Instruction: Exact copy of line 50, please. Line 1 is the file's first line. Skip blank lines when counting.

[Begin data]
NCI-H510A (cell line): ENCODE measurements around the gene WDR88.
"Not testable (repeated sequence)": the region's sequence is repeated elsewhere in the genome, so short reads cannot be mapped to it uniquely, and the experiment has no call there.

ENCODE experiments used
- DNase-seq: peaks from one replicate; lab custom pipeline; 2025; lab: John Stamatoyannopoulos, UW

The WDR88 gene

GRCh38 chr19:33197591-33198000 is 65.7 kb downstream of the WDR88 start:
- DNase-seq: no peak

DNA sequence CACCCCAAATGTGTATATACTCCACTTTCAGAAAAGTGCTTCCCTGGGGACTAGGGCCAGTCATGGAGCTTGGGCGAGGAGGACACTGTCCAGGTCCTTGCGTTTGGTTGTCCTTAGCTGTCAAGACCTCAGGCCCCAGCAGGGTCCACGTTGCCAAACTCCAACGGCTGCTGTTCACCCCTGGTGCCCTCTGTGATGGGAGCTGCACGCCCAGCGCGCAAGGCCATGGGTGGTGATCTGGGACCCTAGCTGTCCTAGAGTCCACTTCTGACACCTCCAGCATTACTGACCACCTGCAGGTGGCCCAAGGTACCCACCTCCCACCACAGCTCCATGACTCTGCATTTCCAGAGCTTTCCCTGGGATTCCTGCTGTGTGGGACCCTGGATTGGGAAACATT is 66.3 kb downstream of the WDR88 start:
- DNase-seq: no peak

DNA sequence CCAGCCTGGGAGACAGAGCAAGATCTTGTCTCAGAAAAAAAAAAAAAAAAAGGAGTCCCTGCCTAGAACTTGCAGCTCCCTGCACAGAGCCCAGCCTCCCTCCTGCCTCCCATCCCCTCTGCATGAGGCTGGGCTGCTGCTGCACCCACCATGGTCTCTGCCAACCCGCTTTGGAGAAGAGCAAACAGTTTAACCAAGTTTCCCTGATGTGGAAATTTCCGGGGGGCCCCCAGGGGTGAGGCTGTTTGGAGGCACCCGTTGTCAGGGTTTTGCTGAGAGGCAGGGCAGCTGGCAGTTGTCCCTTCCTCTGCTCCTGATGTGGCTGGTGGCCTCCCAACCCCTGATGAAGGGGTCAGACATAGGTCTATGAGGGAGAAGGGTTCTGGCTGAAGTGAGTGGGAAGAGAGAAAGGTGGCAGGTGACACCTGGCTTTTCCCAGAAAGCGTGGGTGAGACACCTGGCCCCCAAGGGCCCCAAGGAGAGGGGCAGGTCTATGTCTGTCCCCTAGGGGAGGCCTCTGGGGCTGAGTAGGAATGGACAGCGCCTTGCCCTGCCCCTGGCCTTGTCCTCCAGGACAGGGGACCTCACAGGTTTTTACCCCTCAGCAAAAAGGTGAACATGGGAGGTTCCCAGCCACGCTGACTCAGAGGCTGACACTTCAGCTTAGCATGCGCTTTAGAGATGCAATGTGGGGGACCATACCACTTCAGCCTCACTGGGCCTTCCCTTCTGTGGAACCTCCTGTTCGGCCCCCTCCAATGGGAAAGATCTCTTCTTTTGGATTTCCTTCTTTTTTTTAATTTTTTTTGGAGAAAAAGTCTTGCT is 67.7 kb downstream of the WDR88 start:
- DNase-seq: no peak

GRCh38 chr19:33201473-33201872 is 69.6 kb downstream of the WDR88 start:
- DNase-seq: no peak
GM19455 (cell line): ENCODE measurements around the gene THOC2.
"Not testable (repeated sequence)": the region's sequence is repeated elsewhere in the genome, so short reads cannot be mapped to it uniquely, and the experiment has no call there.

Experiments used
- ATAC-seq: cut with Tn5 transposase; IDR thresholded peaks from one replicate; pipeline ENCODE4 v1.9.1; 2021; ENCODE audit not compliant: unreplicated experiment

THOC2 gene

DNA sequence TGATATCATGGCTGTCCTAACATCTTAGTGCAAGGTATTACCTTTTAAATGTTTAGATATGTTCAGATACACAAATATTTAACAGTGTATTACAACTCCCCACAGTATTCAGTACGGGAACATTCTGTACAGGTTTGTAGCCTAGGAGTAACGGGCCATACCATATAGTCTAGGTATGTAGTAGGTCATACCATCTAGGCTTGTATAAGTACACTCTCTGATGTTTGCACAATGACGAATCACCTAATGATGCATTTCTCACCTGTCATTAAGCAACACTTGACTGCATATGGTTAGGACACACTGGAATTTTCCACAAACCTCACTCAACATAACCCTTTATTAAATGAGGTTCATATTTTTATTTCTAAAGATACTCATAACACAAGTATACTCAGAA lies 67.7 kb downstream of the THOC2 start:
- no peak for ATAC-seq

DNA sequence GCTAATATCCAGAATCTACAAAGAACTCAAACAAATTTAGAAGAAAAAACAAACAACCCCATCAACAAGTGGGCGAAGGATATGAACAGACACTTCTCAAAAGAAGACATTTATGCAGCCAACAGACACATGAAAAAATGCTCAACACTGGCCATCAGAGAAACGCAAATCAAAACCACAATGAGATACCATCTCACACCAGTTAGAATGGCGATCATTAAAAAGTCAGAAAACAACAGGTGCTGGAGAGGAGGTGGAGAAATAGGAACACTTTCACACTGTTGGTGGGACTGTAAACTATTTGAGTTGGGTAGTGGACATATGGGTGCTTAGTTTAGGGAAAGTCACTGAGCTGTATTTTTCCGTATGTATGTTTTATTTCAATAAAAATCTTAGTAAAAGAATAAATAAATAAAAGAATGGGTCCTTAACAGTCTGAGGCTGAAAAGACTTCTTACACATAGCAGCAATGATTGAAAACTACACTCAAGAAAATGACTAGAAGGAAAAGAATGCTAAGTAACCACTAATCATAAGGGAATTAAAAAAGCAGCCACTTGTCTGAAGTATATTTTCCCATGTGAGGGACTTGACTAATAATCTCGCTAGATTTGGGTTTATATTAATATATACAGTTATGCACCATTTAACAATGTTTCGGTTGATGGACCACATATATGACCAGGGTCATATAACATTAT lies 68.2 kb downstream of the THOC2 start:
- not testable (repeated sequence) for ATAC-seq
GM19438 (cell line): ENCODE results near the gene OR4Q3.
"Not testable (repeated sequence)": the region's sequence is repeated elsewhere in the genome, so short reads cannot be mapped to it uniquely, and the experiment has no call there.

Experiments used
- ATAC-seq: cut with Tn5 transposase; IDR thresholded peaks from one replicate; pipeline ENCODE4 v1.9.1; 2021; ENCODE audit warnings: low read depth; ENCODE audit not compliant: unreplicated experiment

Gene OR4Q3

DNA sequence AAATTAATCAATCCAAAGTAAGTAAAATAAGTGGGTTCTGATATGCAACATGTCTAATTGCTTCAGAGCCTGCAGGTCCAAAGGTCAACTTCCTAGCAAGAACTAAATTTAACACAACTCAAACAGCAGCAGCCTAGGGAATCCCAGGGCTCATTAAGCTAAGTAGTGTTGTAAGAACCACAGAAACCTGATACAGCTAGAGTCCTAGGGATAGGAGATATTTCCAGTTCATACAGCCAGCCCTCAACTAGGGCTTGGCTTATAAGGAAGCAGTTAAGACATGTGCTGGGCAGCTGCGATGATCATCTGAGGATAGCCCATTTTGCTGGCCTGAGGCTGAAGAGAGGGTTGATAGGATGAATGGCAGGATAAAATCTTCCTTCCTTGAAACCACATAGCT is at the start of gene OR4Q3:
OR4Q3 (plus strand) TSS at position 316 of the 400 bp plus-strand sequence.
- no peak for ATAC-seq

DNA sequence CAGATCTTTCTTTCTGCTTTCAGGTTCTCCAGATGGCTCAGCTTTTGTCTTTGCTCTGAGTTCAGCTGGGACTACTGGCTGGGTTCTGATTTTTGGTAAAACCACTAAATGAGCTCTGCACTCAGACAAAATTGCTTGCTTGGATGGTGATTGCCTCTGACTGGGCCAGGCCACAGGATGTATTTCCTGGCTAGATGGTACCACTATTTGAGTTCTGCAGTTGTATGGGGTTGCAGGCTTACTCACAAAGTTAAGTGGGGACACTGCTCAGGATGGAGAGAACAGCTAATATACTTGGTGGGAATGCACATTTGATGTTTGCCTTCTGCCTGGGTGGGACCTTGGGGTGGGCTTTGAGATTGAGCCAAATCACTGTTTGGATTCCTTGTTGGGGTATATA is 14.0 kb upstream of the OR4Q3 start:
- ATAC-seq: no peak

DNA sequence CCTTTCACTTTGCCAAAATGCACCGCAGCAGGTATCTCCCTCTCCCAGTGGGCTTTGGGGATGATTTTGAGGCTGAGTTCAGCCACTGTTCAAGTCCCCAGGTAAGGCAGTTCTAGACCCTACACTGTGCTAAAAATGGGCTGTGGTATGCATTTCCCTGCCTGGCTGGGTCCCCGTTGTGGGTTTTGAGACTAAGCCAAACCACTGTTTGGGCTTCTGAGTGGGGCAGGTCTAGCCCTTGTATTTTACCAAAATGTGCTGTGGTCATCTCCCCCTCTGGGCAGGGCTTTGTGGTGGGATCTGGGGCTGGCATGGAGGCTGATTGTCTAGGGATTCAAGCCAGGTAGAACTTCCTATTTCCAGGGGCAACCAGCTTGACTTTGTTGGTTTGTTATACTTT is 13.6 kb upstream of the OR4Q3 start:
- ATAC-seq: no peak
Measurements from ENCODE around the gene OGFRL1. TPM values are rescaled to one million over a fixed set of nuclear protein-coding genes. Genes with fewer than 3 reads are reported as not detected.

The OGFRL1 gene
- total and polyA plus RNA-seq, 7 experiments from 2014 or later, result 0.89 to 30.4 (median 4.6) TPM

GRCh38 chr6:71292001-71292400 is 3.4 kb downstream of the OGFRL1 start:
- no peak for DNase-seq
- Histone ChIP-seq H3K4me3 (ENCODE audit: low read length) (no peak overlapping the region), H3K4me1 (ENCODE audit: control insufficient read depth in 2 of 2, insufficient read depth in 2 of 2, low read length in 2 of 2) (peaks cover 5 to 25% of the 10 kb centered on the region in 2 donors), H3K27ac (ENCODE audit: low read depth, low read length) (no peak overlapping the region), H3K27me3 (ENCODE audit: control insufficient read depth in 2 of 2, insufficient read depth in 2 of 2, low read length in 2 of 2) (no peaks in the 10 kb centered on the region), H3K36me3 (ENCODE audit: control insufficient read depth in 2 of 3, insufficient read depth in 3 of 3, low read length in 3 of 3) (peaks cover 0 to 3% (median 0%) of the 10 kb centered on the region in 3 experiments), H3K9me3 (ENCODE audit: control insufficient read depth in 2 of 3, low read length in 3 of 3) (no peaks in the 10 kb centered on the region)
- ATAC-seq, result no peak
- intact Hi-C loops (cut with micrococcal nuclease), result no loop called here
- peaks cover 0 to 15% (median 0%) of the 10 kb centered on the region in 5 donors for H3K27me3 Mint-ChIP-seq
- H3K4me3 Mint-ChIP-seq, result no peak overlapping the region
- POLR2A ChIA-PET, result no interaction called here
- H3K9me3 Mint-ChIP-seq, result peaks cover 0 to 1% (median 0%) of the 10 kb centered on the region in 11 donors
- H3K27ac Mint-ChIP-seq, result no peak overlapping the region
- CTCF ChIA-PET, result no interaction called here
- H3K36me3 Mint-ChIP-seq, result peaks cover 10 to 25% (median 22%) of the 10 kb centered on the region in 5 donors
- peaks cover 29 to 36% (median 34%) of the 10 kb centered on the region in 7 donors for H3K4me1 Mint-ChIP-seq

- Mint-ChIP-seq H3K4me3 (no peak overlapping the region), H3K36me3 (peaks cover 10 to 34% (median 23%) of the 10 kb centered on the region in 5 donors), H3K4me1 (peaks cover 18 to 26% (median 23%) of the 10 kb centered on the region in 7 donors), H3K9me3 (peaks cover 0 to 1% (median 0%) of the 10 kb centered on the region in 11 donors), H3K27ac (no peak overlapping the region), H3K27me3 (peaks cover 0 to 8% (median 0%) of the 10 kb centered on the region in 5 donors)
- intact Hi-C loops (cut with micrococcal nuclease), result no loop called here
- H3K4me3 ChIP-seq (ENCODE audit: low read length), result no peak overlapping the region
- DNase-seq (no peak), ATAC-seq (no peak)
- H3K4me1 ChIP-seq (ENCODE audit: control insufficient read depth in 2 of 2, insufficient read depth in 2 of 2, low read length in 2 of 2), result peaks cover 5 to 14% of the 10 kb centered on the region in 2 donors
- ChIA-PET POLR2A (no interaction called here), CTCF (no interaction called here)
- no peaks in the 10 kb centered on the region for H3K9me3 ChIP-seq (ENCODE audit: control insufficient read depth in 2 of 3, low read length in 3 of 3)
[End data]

- peaks cover 29 to 36% (median 34%) of the 10 kb centered on the region in 7 donors for H3K4me1 Mint-ChIP-seq